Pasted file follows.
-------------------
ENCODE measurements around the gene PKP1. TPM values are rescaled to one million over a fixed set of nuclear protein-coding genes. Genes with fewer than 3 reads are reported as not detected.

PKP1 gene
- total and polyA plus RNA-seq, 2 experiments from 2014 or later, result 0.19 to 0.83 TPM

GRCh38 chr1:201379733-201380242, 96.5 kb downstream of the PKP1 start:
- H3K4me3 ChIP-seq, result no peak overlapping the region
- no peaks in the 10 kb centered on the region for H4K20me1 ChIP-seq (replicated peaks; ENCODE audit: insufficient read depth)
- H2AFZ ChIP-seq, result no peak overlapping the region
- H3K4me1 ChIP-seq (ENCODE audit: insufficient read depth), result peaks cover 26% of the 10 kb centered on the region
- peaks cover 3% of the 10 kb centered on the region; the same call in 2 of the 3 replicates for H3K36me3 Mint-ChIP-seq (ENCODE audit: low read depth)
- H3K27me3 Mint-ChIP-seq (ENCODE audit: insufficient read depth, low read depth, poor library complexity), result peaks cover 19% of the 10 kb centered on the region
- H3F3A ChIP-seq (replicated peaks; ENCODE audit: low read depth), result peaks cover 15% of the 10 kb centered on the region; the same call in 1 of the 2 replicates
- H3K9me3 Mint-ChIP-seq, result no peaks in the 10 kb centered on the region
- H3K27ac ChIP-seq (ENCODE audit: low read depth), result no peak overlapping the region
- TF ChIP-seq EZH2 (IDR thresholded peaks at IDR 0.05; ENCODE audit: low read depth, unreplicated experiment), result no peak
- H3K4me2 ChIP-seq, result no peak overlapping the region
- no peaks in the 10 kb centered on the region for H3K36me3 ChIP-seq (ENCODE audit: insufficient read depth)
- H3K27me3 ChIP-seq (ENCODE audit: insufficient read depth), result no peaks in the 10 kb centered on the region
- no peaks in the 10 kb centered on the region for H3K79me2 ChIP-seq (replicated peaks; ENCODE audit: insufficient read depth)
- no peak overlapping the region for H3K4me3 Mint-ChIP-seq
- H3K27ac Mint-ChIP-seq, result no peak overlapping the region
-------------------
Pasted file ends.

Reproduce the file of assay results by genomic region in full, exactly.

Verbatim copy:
ENCODE measurements around the gene PKP1. TPM values are rescaled to one million over a fixed set of nuclear protein-coding genes. Genes with fewer than 3 reads are reported as not detected.

PKP1 gene
- total and polyA plus RNA-seq, 2 experiments from 2014 or later, result 0.19 to 0.83 TPM

GRCh38 chr1:201379733-201380242, 96.5 kb downstream of the PKP1 start:
- H3K4me3 ChIP-seq, result no peak overlapping the region
- no peaks in the 10 kb centered on the region for H4K20me1 ChIP-seq (replicated peaks; ENCODE audit: insufficient read depth)
- H2AFZ ChIP-seq, result no peak overlapping the region
- H3K4me1 ChIP-seq (ENCODE audit: insufficient read depth), result peaks cover 26% of the 10 kb centered on the region
- peaks cover 3% of the 10 kb centered on the region; the same call in 2 of the 3 replicates for H3K36me3 Mint-ChIP-seq (ENCODE audit: low read depth)
- H3K27me3 Mint-ChIP-seq (ENCODE audit: insufficient read depth, low read depth, poor library complexity), result peaks cover 19% of the 10 kb centered on the region
- H3F3A ChIP-seq (replicated peaks; ENCODE audit: low read depth), result peaks cover 15% of the 10 kb centered on the region; the same call in 1 of the 2 replicates
- H3K9me3 Mint-ChIP-seq, result no peaks in the 10 kb centered on the region
- H3K27ac ChIP-seq (ENCODE audit: low read depth), result no peak overlapping the region
- TF ChIP-seq EZH2 (IDR thresholded peaks at IDR 0.05; ENCODE audit: low read depth, unreplicated experiment), result no peak
- H3K4me2 ChIP-seq, result no peak overlapping the region
- no peaks in the 10 kb centered on the region for H3K36me3 ChIP-seq (ENCODE audit: insufficient read depth)
- H3K27me3 ChIP-seq (ENCODE audit: insufficient read depth), result no peaks in the 10 kb centered on the region
- no peaks in the 10 kb centered on the region for H3K79me2 ChIP-seq (replicated peaks; ENCODE audit: insufficient read depth)
- no peak overlapping the region for H3K4me3 Mint-ChIP-seq
- H3K27ac Mint-ChIP-seq, result no peak overlapping the region